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Friuli's Super Whites

by Andrew Stevenson, 07/06

Friuli lies in the north east corner of Italy, with borders to Slovenia and Austria. Although the vineyards are all in the south and east of the region, the climate is determined by the mountains to the north and east, which protect Friuli from the cold north winds. The Adriatic sea to the south, together with relatively high rainfall, limits the range of temperature variation.

The history of winemaking in Friuli goes back to the Roman Empire and the Roman army's practice of founding colonia of retired legionaries to help control less settled territories. Although the Romans had friendly relations with the Illyrian tribe of the Veneti, the colony of Aquileia was founded in 181BC at the start of the second century BC to control passage through the passes through the Julian and Carnic Alps. The retiring legionaries and their families settled in Aquileia, with grants of land, money and vines. The Roman settlers gradually converted Friuli into an integral part of Italy, and in time the colonia of Aquileia became an important city, eventually gaining the status of a second city to Rome herself; and more importantly for our purposes, a thriving wine culture and industry developed around the city.

Friuli's importance as a wine producing region continued, in no small way due to its geographical location, at an important crossroads and as an important gateway for eastern and western Christianity. More recently, Friuli was an important vineyard for the Austro-Hungarian empire.

A defining characteristic of Friuli is the large number of varieties grown, many of which are indigenous, and the dominance of white varieties. Blended wines are common, the result of the large number of varieties. Vines are grown across the Friulan plain and cover as much of the hillsides as the aspect, climate and soil types will allow.

  

Today, white varieties account for more than 70% of production from hillside vineyards, while on the plains, there are more or less equal plantings of white and red varieties.

Until the 1970s, much of the wines produced were made in quite an old fashioned style, but then a few producers, including the redoubtable Josko Gravner introduced modern winemaking techniques, making much use of stainless steel and temperature-control to retain the freshness of the fruit, and the use of new oak barriques rather than old botti. More recently, Gravner has moved back to more old-fashioned techniques, but the modern style still holds sway for most producers.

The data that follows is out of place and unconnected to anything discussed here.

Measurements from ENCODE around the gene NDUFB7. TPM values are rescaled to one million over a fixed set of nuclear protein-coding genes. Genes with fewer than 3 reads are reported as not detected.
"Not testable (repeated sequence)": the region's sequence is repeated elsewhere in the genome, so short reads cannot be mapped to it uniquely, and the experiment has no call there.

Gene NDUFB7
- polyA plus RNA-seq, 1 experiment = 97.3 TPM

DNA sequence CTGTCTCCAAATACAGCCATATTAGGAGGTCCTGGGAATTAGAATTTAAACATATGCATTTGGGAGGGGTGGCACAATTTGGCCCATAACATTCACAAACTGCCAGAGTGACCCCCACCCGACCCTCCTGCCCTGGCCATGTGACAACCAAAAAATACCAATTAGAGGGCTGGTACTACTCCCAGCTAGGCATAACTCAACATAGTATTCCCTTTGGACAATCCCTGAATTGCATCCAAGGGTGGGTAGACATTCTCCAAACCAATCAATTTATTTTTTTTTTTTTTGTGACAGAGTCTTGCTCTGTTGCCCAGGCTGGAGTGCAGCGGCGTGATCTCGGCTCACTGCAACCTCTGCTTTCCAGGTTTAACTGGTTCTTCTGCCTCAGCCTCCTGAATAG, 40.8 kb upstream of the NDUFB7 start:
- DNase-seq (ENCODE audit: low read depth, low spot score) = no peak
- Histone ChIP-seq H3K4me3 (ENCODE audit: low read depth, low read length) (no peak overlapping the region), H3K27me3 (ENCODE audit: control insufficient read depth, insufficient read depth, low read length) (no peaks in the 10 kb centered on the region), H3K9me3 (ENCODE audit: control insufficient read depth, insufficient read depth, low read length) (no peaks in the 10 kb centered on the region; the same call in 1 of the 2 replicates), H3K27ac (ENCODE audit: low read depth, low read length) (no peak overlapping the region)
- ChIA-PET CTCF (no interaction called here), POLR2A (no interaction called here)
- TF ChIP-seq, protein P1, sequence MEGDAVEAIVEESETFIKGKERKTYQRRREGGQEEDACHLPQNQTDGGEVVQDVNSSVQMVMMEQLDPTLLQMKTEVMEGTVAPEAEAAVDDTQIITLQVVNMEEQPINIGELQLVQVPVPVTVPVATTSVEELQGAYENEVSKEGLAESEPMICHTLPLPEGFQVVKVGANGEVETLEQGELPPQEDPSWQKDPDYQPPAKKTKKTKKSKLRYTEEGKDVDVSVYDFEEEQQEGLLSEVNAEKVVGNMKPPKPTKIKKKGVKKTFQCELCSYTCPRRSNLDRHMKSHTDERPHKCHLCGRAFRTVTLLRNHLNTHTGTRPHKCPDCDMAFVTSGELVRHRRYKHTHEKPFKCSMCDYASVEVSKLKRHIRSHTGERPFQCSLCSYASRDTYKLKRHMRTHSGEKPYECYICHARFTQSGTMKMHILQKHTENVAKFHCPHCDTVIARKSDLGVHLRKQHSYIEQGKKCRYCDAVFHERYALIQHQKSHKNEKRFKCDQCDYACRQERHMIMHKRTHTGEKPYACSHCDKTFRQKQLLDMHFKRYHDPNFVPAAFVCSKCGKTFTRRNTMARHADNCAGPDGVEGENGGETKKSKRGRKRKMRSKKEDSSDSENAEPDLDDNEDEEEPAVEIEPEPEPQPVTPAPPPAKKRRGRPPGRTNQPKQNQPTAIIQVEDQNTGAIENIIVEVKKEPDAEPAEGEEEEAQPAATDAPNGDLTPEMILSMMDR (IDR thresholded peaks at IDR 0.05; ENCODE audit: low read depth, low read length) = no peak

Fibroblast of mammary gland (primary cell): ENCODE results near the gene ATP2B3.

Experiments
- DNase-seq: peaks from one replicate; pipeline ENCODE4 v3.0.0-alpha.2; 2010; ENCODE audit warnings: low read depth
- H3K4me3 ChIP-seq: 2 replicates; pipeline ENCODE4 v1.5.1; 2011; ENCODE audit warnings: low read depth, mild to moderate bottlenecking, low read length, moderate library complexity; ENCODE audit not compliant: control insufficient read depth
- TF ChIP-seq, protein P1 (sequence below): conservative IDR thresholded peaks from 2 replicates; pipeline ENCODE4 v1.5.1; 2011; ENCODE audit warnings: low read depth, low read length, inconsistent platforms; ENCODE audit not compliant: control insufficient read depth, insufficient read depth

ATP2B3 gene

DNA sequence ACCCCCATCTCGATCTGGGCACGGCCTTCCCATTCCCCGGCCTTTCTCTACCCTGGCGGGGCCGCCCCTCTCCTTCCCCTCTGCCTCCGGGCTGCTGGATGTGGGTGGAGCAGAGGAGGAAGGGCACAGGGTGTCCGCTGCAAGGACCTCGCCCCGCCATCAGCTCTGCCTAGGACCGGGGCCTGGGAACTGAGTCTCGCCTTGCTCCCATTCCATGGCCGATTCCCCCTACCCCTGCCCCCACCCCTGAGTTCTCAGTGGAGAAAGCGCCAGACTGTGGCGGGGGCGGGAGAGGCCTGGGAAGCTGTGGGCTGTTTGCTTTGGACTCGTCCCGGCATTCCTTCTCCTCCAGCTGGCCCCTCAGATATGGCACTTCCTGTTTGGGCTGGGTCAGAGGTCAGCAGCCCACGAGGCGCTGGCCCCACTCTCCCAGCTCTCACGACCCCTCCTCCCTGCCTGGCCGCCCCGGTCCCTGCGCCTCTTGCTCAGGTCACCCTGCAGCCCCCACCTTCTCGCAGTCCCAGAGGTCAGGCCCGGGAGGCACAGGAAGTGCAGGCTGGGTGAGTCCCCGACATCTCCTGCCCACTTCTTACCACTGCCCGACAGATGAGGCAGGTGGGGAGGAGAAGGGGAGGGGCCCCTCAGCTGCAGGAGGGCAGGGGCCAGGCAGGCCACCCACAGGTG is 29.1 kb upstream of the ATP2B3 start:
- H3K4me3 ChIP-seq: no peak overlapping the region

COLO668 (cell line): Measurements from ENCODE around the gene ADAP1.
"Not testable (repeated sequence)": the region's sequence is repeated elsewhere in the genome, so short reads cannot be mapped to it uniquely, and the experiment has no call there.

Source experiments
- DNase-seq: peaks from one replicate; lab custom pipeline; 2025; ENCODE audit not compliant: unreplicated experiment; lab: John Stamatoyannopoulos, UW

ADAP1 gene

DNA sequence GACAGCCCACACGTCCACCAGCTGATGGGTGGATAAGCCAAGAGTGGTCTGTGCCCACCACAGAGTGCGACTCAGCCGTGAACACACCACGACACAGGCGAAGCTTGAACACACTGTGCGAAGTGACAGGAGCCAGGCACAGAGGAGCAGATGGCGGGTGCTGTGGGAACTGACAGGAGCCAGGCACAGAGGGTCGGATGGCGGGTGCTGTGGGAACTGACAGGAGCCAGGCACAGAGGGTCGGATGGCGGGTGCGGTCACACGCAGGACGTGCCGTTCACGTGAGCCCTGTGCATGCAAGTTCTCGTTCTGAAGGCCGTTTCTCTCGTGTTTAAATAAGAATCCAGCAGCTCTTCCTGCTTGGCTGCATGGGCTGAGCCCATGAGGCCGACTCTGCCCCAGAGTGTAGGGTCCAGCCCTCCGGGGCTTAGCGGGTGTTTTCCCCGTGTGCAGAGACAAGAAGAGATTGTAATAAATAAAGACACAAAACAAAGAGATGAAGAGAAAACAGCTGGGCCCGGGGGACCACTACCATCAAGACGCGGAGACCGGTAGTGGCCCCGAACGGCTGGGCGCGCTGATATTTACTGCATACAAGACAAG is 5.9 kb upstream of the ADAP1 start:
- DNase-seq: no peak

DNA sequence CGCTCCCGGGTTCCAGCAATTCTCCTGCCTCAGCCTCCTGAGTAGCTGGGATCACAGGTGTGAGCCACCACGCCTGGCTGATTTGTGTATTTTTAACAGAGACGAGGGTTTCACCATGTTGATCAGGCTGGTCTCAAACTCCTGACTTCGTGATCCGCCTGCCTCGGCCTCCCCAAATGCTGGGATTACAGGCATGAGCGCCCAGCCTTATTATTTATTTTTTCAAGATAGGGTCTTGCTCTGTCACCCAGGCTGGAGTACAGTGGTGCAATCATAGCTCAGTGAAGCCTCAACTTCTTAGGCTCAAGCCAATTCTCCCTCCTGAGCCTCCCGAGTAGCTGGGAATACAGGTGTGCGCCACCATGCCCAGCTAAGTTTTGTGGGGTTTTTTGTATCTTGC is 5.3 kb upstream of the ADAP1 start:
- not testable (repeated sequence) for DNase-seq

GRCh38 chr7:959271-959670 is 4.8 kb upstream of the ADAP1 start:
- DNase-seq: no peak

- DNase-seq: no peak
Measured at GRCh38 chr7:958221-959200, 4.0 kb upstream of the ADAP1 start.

The Super Whites project was inspired by Slow Food's wish to bring to wider attention the quality of the white wines made in Friuli by the large number of small, almost artisinal producers

The large number of varieties means that blends are common. Are blended wines better than those made from a single grape variety? That's a difficult question to answer: I attended a workshop which sought to provide some answers. The workshop took us through a number of single varieties and then some blending practice.

varietal and blending workshop

Single varietal wines can have more purity and can well be compared to the work of a modern composer; while blended wines can be better compared to the work of a classical composer, with greater texture and complexity. Single varieties emphasise the unique characteristics of the grape variety and the variations in climate and vintage. There are also international benchmarks for single varietal wines, at least those from the more international varieties. Blended wines, by contrast, show more consistency from year to year, and emphasise the characteristics of the producing region and the house style of a particular winery (the latter are all particularly important in Champagne!). The grapes we were playing with in this workshop were:

Ribolla Gialla


Ribolla has been grown in Friuli since the 13th century and is now widely regarded as one of the indigenous varieties. It is late-ripening and has a delicate flavour and can contribute good acidity to a blend.

Tocai Friulano


Tocai Friulano is probably Friuli's flagship variety, although it was imported from France (where it is known as sauvignonasse) in the early 20th Century. Apparently, it is a difficult variety for producers: its acidity decreases sharply when ripe and there are many oxidising compounds in the skin. A bitter almond aftertaste is a characteristic of Tocai Friulano. In the same way that the Tokay Pinot Gris/Tokay d'Alsace wines of Alsace will have to change their name with the accession of Hungary to the EU to protect the Tokaji name, so also Tocai Friulano will have to change its name on the bottle to just Friulano.

Pinot Blanc/Pinot Bianco


Pinot Blanc, a genetic mutation of pinot noir, has been grown in Friuli since the second half of the 19th Century and lends elegance, richness and harmony to blends. Worldwide, pinot blanc/pinot bianco plantings are declining. By contrast, pinot grigio has seen the biggest growth in Friuli in recent decades: all new plantings funded by the EU are of pinot grigio.